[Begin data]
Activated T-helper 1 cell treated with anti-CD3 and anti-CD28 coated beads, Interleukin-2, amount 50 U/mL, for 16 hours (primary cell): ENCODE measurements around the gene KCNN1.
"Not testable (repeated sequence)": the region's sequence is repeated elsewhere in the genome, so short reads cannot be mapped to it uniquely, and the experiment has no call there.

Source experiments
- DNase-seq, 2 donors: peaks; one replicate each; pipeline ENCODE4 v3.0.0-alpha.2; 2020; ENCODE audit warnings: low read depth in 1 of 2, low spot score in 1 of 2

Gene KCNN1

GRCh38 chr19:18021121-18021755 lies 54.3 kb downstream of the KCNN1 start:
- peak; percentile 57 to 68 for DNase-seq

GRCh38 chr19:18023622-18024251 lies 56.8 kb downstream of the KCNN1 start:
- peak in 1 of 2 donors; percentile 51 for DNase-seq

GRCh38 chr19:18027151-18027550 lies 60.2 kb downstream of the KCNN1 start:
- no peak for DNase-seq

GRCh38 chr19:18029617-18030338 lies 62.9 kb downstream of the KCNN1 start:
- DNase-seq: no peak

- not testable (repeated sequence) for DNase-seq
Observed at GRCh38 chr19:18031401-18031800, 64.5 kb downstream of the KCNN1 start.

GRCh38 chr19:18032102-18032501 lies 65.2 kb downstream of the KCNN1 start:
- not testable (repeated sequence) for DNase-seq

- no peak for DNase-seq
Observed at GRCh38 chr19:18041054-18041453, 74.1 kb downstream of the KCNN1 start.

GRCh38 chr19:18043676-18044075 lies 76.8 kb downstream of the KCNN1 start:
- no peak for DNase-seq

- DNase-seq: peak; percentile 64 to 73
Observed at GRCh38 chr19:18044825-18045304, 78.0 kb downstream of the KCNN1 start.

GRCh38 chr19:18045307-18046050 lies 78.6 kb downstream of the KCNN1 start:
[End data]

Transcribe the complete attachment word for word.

Activated T-helper 1 cell treated with anti-CD3 and anti-CD28 coated beads, Interleukin-2, amount 50 U/mL, for 16 hours (primary cell): ENCODE measurements around the gene KCNN1.
"Not testable (repeated sequence)": the region's sequence is repeated elsewhere in the genome, so short reads cannot be mapped to it uniquely, and the experiment has no call there.

Source experiments
- DNase-seq, 2 donors: peaks; one replicate each; pipeline ENCODE4 v3.0.0-alpha.2; 2020; ENCODE audit warnings: low read depth in 1 of 2, low spot score in 1 of 2

Gene KCNN1

GRCh38 chr19:18021121-18021755 lies 54.3 kb downstream of the KCNN1 start:
- peak; percentile 57 to 68 for DNase-seq

GRCh38 chr19:18023622-18024251 lies 56.8 kb downstream of the KCNN1 start:
- peak in 1 of 2 donors; percentile 51 for DNase-seq

GRCh38 chr19:18027151-18027550 lies 60.2 kb downstream of the KCNN1 start:
- no peak for DNase-seq

GRCh38 chr19:18029617-18030338 lies 62.9 kb downstream of the KCNN1 start:
- DNase-seq: no peak

- not testable (repeated sequence) for DNase-seq
Observed at GRCh38 chr19:18031401-18031800, 64.5 kb downstream of the KCNN1 start.

GRCh38 chr19:18032102-18032501 lies 65.2 kb downstream of the KCNN1 start:
- not testable (repeated sequence) for DNase-seq

- no peak for DNase-seq
Observed at GRCh38 chr19:18041054-18041453, 74.1 kb downstream of the KCNN1 start.

GRCh38 chr19:18043676-18044075 lies 76.8 kb downstream of the KCNN1 start:
- no peak for DNase-seq

- DNase-seq: peak; percentile 64 to 73
Observed at GRCh38 chr19:18044825-18045304, 78.0 kb downstream of the KCNN1 start.

GRCh38 chr19:18045307-18046050 lies 78.6 kb downstream of the KCNN1 start: